At least two German Länder (federal states) are investigating complexe cross-border VAT fraud carousels in the electricity and gas trade, the German edition of the Wall Street Journal reported.
One case of fraud in the electricity trade, causing EUR 2.8 million in losses of tax revenue, was uncovered last year in the state of Baden-Württemberg, Wall Street Journal said. The state was also investigating another possible fraud in the gas trade. Besides, the state of Saxony was looking into a number of cases mainly in the electricity trade with potential losses worth several millions. Although not all federal states responded to Wall Street Journal inquiries into the matter, it was apparent that tax fraud in the electricity and gas trade was a widespread problem, Wall Street Journal said.
Uncovering fraud schemes was difficult as it usually necessitated inter-state cooperation and extensive investigations abroad, Wall Street Journal said, refering to a spokeswoman of the Saxon tax authorities.
The fraud scheme was organised as a carousel, Wall Street Journal said, in which a number of companies were involved that sold each other contracts, usually with a little premium. The companies added VAT and the buyers claimed input VAT (Vorsteuer) with the competent tax and revenue office. One company did not pay VAT and subsequently disappeared from the market as it was a bogus company set up only for the purpose. Fraud only seems to occur in OTC trading, which is not as highly supervised as trading on the exchanges, Wall Street Journal said, pointing out that the bulk of trading was conducted on the OTC market.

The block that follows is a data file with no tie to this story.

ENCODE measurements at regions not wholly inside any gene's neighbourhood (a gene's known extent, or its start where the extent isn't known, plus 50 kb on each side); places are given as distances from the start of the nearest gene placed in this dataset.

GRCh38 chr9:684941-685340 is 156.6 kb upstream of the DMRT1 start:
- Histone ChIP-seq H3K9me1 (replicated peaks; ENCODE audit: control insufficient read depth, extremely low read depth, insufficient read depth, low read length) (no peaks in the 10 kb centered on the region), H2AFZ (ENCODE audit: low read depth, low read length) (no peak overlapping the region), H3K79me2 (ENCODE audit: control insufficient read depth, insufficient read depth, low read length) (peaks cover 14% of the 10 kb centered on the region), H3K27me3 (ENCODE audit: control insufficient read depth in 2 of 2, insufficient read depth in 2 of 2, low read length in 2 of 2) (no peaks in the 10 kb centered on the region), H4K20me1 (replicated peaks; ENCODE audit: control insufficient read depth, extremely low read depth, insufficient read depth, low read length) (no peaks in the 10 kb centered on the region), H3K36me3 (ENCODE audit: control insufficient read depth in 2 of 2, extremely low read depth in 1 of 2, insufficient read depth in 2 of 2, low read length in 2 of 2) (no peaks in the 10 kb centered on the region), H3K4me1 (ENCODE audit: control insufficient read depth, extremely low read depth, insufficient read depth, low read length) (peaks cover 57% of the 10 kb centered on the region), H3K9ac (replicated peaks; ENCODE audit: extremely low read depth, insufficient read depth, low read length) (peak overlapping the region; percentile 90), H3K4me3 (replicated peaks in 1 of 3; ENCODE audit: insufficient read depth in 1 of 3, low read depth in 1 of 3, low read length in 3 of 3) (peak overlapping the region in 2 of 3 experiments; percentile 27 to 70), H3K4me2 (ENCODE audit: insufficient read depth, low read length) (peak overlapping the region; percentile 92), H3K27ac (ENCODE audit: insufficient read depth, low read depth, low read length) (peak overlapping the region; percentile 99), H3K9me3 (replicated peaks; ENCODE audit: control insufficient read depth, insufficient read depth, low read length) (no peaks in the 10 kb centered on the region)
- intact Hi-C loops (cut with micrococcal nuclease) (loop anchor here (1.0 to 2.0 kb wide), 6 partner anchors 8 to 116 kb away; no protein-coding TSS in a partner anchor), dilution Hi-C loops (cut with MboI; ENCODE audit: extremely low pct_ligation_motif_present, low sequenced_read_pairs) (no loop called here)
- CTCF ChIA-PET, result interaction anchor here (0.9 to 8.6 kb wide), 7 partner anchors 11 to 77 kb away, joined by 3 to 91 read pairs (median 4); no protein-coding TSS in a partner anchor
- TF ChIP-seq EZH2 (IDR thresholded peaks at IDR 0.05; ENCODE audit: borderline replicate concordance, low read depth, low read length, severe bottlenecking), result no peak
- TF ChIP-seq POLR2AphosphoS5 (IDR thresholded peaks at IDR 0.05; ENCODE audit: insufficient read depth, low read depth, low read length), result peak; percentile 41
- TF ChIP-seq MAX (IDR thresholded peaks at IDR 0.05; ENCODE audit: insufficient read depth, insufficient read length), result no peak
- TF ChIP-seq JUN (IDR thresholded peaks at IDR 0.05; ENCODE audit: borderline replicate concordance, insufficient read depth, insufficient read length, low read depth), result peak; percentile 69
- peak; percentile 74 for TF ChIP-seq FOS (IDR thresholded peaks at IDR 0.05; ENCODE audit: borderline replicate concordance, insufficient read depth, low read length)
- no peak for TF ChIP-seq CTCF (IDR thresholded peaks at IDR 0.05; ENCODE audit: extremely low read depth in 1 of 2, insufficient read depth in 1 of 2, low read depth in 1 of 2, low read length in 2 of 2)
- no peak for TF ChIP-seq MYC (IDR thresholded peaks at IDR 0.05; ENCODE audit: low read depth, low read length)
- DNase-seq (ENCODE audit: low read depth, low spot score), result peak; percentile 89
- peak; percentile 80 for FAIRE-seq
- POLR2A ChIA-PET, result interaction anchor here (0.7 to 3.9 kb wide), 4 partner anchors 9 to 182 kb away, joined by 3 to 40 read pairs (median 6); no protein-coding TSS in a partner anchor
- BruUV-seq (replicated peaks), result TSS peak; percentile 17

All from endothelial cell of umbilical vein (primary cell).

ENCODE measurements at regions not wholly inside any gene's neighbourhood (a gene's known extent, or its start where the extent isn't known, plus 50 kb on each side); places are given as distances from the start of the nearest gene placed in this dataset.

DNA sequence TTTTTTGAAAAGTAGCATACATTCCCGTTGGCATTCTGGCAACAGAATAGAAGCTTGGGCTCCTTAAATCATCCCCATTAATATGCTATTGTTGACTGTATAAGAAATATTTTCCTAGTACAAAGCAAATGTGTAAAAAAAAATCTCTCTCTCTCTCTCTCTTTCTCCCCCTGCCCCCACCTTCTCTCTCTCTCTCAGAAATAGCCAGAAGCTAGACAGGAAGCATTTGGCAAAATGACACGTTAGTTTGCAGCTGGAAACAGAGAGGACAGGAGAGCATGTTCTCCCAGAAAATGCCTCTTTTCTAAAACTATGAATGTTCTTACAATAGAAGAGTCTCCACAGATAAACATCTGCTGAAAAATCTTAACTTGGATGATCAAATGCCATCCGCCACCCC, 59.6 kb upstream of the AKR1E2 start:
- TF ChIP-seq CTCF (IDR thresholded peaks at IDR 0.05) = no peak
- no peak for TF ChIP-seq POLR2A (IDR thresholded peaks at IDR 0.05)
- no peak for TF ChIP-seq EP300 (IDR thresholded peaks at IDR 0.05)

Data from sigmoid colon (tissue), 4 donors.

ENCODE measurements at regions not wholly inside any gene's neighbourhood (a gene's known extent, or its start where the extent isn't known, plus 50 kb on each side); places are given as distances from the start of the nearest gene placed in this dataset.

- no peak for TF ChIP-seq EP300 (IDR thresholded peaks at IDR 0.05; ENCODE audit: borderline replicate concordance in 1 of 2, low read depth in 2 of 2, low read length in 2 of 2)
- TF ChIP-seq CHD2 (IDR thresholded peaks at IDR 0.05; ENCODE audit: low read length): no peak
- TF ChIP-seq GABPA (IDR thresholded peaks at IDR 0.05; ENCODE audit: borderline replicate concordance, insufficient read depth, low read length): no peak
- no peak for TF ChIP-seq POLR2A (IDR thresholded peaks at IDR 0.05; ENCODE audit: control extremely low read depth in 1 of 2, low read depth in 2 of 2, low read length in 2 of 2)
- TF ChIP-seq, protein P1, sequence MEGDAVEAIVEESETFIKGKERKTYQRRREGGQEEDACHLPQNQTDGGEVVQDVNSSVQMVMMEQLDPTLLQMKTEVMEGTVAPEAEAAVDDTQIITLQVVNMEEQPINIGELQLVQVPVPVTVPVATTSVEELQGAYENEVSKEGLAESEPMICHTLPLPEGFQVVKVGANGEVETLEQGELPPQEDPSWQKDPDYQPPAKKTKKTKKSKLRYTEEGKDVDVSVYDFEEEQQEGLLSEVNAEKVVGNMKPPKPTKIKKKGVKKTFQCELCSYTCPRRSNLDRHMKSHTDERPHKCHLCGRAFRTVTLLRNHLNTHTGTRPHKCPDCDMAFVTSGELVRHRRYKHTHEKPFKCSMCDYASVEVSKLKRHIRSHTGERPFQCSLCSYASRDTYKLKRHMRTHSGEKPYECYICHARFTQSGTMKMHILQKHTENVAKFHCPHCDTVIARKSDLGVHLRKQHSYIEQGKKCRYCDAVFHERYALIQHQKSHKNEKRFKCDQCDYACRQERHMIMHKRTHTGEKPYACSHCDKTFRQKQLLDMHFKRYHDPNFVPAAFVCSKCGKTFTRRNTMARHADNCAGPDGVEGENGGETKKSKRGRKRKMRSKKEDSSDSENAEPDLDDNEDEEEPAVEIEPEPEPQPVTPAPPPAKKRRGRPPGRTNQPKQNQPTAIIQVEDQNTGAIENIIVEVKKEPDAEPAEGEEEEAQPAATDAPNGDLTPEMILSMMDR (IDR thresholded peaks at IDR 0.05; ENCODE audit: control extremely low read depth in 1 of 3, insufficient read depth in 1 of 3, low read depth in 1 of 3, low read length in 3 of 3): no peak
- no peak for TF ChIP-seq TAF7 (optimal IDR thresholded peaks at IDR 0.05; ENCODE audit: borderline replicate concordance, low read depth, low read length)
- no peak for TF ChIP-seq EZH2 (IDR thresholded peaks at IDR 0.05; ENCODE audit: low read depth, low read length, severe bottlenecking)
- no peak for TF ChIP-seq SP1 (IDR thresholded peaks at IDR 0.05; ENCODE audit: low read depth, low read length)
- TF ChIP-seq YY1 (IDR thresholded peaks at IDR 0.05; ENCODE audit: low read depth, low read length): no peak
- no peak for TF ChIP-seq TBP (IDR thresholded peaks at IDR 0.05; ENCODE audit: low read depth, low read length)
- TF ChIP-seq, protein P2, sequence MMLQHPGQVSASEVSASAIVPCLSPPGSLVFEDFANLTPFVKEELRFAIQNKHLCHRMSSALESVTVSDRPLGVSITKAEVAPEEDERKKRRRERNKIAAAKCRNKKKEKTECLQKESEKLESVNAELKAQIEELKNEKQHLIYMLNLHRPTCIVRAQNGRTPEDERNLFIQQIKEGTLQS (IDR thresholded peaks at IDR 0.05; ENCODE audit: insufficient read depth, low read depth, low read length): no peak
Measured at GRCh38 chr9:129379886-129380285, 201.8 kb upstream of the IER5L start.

In 2008/2009 multi-million damage was caused by VAT fraud relating to the sale of CO2 emission allowances (please see related posts below). In 2010 the European Commission introduced a so-called reverse charge procedure in order to contain VAT fraud in CO2 emission allowance trading. It allows member states to shift, on an optional and temporary basis (until 30 June 2015), the liability for the payment of VAT from the supplier to the customer. On 31 July 2012 the European Commission adopted a proposal for a Quick Reaction Mechanism (QRM). It provides that Member States would be able to apply, within the space of a month, a “reverse charge mechanism”, which makes the recipient rather than the supplier of the goods or services liable for VAT.
Source: Wall Street Journal Deutschland